Yar bana bir eğlence. Notes on Parrhesia

a single screen film by Eleni Kamma
duration: 37 min 24 sec (2015)

 


In her first cinematographic film, artist Eleni Kamma revisits the tradition of the Karagöz Theatre and its role in the creation of a political voice.


Although Karagöz is a local character symbolizing the “little man” within the limits of the Ottoman Empire, he belongs to a larger puppet theatre family. He speaks of what the people want to hear and what the people want to say.


Until 1870, despite the “absolute monarchy and a totalitarian regime”, Karagöz “defied the censorship, enjoying an unlimited freedom”. Through the use of empty phrases, the illogical, the surrealistic, extreme obscenity and repetition, Karagöz theatre was often used as a political weapon to criticise local political and social abuse.


By 1923, this multi-voiced empire gave way to a Turkish-speaking republic within which the caricatures of ethnic characters no longer made sense. With the rise of new media, the popularity of Karagöz and Orta Oyunu declined even further.


Yar bana bir eğlence. Notes on Parrhesia reflects upon the term “parrhesia”, which implies not only freedom of speech, but also the obligation to speak the truth for the common good, even at personal risk, by questioning how the notion of entertainment relates to personal expression and public participation.


This is where the artist links to the Gezi Park protests in 2013, in which humor and creativity were key elements in mocking the political regimes. Filmic fragments from National Cypriot television archive alternate with the voices of Cypriot, Greek and Turkish Karagoz masters discussing language, history, the tools and the political role of the medium.

 


The film is a visual essay in which pressing contemporary political matters intertwine with history and abstraction; and in which meticulousness of research meets with poetics of associations. How to move forward? Can we learn something from the old masters? At times the gaze is directed back to the viewer. To speak your mind, you must first overcome fear by taking a deep breath.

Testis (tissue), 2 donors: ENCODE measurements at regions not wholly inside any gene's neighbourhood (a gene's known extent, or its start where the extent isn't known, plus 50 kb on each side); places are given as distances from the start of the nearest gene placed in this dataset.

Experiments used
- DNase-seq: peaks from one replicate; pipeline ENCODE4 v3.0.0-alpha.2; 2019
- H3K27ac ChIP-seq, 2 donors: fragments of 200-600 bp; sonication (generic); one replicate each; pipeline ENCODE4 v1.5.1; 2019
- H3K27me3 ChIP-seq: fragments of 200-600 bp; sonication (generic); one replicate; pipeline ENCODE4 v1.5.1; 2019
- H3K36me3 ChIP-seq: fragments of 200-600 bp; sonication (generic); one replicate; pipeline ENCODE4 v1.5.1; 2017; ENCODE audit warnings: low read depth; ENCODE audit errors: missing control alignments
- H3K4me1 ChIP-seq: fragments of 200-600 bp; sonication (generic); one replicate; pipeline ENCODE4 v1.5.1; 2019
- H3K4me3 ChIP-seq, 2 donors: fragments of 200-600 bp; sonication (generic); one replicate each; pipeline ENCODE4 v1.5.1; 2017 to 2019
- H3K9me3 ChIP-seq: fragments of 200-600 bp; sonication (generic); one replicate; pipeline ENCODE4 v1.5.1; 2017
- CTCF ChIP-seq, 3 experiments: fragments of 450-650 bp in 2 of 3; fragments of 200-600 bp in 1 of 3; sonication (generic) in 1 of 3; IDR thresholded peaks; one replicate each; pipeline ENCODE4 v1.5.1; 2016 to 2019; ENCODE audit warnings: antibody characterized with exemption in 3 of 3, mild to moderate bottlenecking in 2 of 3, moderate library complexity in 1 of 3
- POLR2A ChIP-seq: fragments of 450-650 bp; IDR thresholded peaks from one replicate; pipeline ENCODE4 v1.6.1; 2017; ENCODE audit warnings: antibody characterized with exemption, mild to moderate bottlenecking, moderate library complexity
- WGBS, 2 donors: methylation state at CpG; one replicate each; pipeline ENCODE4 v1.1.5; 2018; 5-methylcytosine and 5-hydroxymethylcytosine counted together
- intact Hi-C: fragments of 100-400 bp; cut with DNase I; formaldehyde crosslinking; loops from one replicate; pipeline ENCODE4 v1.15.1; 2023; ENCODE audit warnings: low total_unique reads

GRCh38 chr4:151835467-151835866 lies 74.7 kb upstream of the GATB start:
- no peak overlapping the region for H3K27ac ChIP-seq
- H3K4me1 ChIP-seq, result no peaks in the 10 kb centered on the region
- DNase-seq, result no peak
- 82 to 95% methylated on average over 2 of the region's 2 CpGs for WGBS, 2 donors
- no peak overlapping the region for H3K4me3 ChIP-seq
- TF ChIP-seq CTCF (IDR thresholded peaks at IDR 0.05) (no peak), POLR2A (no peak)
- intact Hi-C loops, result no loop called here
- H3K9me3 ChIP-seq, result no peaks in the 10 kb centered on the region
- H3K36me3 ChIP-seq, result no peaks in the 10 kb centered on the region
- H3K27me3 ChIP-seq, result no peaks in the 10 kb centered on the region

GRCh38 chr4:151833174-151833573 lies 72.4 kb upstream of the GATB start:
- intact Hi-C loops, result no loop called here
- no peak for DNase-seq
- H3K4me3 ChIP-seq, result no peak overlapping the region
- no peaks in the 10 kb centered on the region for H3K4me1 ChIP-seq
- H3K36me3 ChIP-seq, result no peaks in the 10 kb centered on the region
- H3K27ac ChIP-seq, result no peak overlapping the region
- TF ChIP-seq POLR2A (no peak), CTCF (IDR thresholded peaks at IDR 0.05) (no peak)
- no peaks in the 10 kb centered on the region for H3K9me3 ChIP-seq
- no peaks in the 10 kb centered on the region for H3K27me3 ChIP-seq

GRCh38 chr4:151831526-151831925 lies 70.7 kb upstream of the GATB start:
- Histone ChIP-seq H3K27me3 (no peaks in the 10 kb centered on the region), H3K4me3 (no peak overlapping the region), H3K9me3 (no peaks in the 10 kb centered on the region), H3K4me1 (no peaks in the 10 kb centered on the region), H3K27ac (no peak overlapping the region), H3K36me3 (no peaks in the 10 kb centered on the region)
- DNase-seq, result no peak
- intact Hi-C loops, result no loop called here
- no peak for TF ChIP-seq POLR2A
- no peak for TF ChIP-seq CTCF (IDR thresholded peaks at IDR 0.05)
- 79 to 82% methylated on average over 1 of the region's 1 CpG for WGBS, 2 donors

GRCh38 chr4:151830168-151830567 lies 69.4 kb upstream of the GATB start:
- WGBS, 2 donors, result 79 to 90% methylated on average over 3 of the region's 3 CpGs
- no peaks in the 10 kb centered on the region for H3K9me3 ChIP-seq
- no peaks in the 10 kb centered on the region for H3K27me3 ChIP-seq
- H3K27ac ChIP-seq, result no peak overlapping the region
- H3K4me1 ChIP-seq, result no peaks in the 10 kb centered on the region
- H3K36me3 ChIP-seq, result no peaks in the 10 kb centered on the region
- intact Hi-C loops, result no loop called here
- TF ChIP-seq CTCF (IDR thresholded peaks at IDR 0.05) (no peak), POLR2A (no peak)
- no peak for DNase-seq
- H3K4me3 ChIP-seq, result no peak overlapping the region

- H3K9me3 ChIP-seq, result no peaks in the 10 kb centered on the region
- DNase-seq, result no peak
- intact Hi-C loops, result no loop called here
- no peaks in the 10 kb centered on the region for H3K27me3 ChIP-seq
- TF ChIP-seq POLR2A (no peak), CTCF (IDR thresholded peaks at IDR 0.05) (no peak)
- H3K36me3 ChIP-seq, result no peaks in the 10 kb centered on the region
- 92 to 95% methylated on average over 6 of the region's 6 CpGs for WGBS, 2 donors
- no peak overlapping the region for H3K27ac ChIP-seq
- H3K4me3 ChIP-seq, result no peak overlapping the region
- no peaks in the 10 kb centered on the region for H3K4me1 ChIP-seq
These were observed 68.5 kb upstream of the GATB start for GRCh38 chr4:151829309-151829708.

CREDITS


Written, directed and produced by Eleni Kamma
In co-production with Jubilee and Netwerk center for contemporary Art Aalst

 


With the voices of
Alize Garip
Barış Mumyakmaz
Ilgın Deniz Akseloğlu
Kardeş Türküler
Emin Şenyer
Tacettin Dikker
Cengiz Özek
Yannis Kissonergis
Panos Panagiotopoulos
Mavilli Collective
Christodoulos Antoniou Pafios
Anna Maragou
Thodoris Kostidakis
Euripides Dikaios
Takis Hadjittofis
Athos Danellis
Uygar Çehreli
Gani Ömür Çekem
Samet Kesen

 


Performers
Adaline Anobile
Jaime Vicente Liopis Segarra
Michiel Reynaert

 


Master craftsmen and shadow puppeteers in action
Emin Şenyer
Yannis Kissonergis

 


Choreography advisor
Michiel Reynaert

 


Camera
Boris Van Hoof

 


Specific footage credits
Andreas Haralambous (Panel discussion, NIMAC, Cyprus)
Ilgin Deniz Akseloğlu & Ferhat Tokmak (Interviews with Gezi protesters, Istanbul)
Jessica Van Rüschen (First assistant, grip, dolly operator, Maastricht)

 


Props design and realization
Ron Bernstein, Heimo Lab, Van Eyck, Maastricht

 


Stage lighting design
Paul van Laak

 


Silkscreen fabrics
Margriet Thissen, Charles Nypels Lab, Van Eyck, Maastricht

 


Prints on paper
QS Graphics, Maastricht

 


Editing
Inneke Van Waeyenberghe

 


Sound
Boris van Hoof, Andreas Haralambous, Ilgin Deniz, Akseloğlu & Ferhat Tokmak, Jessica van Rüschen

 


Sound design and mix
Laszlo Umbreit

 


Post production supervision
Inneke Van Waeyenberghe

 


Script montage and editing
Tina van Baren

 


Graphic design
Maaike Beuten, Garage 64

 


Colorgrading and mastering
Paul Millot, Cobalt Films

 


Filmed at
Istanbul Military Museum; NIMAC Nicosia Municipal Arts Centre; Karagöz Museum, Bursa; Gezi Park, Istanbul; Cihangir Park, Istanbul; Theater aan het Vrijthof, Maastricht; Halkalı Kultur Merkezi, Küçükçekmece, Istanbul; Zappeion Greek School, Istanbul; Avcilar Cultural Center, Istanbul; Emin Şenyer’s studio, Avcilar Istanbul

 


Gezi Park still images
Eleni Kamma

 


With the support of
The Mondrian Fund, NiMAC (Nicosia Municipal Arts Center), PiST/// Istanbul, SoundImageCulture (SIC), the Theater aan het Vrijthof, Maastricht and VAF (Flanders Audiovisual Fund) and Jubilee